Friday, September 17, 2010

The Cisco WebEx ARF Player for OS X - convert to MP4

Welcome to the world's only documentation on the Cisco WebEx ARF Player for OS X.

You have come here because you downloaded a WebEx ARF file. These are used by some training companies. You brought it home, and you want to put it on your Mac so you can convert the ARF to .MP4 and transfer it to your iPhone. Perhaps you know that the ARF Player for Windows will export to Flash, WMV and (takes @ 1 hour) to MP4.

You have downloaded the OS X version and completed the installation. Now you're ready to begin.

Except ... where's the application?

Sigh. I might as well tell you directly. The OS X version of the ARF Player has no conversion options. All it does is play the ARF file. The executables are installed in your User Library:
/Users/(user name)/Library/Application Support/WebEx Folder
There's no Application UI, but if you double click on an ARF file it will play. There's also a shortcut on your desktop

I suppose we should be grateful that they used an OS X installer with a log. I think the uninstall is deleting the Library Folder.

If you want to convert to .MP4 on a Mac, you'll need to run a VM.

Yes, Cisco does suck.

You can, however, play back the ARF file and use Audio Hijack to grab the audio as it plays and save it as an AAC or MP3 file.

13 comments:

Anonymous said...

Thank you, thank you, thank you! I've been pulling my hair out reading tutorials that claim there are options to export and/or convert ARF files from the Network Recorder and Player. But there are not. Will try the audio hijack.

Anonymous said...

Thanks indeed for the clarification. They claim, everywhere, that you can convert via mac. NOT!

I'll have to find a windows machine to do this job now. sigh!

Anonymous said...

100% correct.

Anonymous said...

I realize this is a very old thread, but I wanted to say say "CSCO does suck indeed".

Anonymous said...

THE WORST!!! It took me 6 months and tons of time and money for them to finally admit conversion is not possible on a mac. Horrible, horrible. Do not waste your time if you want your content, they will own it basically unless you have PC.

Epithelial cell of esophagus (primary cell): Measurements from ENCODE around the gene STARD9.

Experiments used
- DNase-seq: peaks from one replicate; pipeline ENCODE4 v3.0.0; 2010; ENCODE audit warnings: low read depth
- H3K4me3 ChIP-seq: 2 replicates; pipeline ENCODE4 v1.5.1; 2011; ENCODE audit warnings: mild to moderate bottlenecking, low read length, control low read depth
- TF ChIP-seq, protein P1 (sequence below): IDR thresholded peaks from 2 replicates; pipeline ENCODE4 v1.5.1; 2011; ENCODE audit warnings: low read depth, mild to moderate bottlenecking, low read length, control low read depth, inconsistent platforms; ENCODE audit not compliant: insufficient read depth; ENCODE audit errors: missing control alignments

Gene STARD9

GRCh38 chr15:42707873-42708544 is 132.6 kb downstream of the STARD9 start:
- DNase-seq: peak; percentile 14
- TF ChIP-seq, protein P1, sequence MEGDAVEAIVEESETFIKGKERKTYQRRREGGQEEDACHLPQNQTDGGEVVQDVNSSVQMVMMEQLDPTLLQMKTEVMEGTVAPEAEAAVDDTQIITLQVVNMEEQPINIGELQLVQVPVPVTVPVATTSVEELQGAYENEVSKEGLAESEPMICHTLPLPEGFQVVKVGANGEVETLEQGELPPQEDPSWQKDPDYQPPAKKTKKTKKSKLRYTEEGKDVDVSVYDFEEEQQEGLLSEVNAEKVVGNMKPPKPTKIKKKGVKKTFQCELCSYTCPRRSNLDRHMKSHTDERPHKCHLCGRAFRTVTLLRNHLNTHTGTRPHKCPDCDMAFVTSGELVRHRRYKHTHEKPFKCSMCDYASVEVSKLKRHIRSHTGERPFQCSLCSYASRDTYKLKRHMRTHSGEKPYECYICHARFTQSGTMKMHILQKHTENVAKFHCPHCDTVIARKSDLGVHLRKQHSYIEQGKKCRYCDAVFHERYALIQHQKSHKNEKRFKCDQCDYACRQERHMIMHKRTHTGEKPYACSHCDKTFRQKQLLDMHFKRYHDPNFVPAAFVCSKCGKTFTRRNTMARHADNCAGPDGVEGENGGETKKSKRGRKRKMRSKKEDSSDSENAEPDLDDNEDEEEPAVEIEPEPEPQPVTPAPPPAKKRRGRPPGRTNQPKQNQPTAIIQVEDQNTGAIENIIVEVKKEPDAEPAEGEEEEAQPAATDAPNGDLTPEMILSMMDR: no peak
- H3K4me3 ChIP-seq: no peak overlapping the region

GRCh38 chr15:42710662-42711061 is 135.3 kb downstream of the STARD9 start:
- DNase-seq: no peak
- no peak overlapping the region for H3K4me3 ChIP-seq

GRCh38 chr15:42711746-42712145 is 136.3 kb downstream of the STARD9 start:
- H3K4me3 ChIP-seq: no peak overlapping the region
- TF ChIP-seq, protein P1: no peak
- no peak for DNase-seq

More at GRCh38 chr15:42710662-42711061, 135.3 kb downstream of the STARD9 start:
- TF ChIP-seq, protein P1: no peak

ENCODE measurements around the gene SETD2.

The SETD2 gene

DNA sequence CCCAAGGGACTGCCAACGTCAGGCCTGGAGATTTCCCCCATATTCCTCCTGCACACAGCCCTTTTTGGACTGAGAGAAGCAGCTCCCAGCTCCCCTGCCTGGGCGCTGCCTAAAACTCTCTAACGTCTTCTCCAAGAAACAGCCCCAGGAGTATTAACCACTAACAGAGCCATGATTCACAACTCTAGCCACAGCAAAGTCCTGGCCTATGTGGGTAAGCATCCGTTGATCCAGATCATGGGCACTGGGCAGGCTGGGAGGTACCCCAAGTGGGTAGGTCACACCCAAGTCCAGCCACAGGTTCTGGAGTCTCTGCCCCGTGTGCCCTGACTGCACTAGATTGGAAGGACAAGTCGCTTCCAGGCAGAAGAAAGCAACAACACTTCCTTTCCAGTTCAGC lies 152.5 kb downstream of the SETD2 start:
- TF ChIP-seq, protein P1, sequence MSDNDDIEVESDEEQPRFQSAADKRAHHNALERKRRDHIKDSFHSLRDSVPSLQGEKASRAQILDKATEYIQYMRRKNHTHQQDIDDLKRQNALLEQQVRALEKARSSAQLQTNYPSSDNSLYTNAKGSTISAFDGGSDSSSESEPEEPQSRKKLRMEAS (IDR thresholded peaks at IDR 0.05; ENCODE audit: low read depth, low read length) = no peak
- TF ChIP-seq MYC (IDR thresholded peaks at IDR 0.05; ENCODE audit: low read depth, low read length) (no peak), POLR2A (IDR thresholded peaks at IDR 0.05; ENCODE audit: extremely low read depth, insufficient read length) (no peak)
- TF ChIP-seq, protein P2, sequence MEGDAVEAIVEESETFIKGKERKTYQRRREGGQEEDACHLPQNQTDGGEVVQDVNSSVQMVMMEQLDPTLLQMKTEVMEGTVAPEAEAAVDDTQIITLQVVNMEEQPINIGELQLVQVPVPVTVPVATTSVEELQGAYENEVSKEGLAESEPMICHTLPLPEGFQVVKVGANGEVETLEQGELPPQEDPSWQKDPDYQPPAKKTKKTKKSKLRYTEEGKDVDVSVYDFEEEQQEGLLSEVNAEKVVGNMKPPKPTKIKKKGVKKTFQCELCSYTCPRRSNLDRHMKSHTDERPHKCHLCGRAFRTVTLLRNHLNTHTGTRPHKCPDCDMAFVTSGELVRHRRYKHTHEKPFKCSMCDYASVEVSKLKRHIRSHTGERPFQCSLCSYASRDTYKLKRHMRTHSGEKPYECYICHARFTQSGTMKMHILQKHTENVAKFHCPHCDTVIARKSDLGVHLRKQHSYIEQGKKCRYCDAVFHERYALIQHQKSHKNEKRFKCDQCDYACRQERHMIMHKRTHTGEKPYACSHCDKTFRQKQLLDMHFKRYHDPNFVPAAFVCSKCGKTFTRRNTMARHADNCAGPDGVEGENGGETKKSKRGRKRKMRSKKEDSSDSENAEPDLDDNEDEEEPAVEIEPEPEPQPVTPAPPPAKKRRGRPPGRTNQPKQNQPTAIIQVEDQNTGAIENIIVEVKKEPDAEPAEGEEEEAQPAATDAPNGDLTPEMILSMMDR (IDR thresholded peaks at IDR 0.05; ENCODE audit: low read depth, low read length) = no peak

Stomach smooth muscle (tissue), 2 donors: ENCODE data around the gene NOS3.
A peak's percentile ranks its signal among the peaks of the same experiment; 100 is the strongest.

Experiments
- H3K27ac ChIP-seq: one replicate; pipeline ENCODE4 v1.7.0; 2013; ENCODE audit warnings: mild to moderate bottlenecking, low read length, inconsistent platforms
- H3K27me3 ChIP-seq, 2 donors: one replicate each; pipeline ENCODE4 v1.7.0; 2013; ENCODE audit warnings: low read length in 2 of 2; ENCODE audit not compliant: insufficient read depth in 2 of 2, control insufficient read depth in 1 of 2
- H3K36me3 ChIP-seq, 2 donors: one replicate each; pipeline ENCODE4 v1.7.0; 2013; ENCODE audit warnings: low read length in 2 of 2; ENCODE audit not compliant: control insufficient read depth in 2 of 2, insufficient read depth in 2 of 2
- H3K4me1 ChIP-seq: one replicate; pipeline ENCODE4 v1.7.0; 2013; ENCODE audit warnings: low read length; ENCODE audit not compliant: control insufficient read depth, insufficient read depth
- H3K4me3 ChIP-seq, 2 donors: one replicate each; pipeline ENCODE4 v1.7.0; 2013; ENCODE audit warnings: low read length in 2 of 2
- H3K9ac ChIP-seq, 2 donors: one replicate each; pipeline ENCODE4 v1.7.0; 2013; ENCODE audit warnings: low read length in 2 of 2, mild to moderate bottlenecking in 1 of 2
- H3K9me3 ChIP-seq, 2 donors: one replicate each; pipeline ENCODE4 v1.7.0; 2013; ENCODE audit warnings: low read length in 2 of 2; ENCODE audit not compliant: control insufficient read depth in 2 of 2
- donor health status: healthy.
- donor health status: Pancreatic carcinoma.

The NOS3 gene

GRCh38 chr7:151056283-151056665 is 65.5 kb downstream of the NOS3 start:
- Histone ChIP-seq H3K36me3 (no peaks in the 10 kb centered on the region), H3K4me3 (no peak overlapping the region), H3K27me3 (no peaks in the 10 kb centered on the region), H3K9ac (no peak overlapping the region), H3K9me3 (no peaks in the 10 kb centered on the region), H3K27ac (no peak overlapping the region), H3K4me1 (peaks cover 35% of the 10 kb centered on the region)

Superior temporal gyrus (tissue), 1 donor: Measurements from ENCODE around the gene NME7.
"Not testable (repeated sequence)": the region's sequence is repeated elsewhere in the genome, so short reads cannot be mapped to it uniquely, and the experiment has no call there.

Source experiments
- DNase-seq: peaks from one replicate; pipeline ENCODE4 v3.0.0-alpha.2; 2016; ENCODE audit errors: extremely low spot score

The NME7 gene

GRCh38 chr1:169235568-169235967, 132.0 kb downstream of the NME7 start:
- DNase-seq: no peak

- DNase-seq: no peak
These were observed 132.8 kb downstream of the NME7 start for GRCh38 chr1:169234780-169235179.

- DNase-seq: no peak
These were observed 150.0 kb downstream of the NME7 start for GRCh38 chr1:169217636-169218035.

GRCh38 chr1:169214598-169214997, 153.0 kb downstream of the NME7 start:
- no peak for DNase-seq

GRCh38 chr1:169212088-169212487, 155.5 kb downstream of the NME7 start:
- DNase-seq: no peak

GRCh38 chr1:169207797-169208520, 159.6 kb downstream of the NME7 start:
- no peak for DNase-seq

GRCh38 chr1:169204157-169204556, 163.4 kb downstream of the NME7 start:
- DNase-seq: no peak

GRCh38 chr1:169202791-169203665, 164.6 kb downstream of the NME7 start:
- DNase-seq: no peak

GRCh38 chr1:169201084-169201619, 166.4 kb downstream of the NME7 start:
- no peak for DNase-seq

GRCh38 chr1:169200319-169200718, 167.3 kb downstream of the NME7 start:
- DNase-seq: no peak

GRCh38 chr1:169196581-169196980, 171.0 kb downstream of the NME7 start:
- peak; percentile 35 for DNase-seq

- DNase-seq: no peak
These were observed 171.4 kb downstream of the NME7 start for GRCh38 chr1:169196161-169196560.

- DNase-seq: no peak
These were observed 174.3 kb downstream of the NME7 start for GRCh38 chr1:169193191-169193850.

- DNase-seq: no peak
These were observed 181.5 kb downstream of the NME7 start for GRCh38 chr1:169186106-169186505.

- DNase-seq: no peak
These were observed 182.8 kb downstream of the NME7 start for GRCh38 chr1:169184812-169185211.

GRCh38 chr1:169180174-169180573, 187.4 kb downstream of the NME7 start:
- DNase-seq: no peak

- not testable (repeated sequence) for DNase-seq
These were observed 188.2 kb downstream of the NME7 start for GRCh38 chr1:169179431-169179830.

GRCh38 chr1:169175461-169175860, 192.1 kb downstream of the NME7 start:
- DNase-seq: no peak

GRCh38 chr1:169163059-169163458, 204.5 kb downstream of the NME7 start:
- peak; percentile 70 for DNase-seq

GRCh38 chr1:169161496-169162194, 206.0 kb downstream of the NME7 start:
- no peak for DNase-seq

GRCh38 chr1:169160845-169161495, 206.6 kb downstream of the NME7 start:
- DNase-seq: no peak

Jerry Steele said...

Thanks...I wasn't hoping it wasn't true.

Jerry Steele said...

Thanks. I was hoping there was a way...oh well, I've got a good vm

Sanjay Shitole said...

use quicktime player on mac to screen copy and audio recording to get the file which u can play on iphone and ipad

JGF said...

Sanjay, are you saying QTP can capture the video stream when ARF is playing?

SaxDaddy said...

FINALLY my question has been answered. WebEx sucks so much that almost 4 years later, you still cannot convert to any other format on OS X. Or at least say that it's not supported on their own stupid website..

Thank you for posting this answer.

wesdog311 said...

I've tried screen capturing with QT and with Screenium. The Network Recording Player will not allow you to capture audio while screen capturing. CISCO sucks!

Steve Powell said...

Just a note: The Cisco Removal Tool on their website doesn't even start! It claims I'm running macos 10.4 or earlier (stupid internal test??), so I'm resorting to just blatting the Applications Libraries mentioned here. Oh dear.

Aquarium rider said...

I used WEbex today for the firs time today to record a webinar. As indicated above, I could download the ARF file (Get it? ARF as in "barking dog of a proprietary format") but not convert it.

However...

I also used, at the same time. a $20 screen-recording app called Ink2Go. Allows you to switch your webcam on and off at will, markup your screen with highlighter, pen, shape, and text-box tools if you want. Gave me a nice MP4 file, H.264 and AAC audio, with a total bit rate of 2.41 Mbps. 16 GB of RAM in my 2014 MacBook Pro probably helps, but it's doable. No editing in the app, but you can drop the MP4 right into a Camtasia timeline, or use it in your video editor of choice.

I"ll do it this way again, for sure. Not affiliated with the company in any way. I am a satisfied customer who does a lot of training in higher education.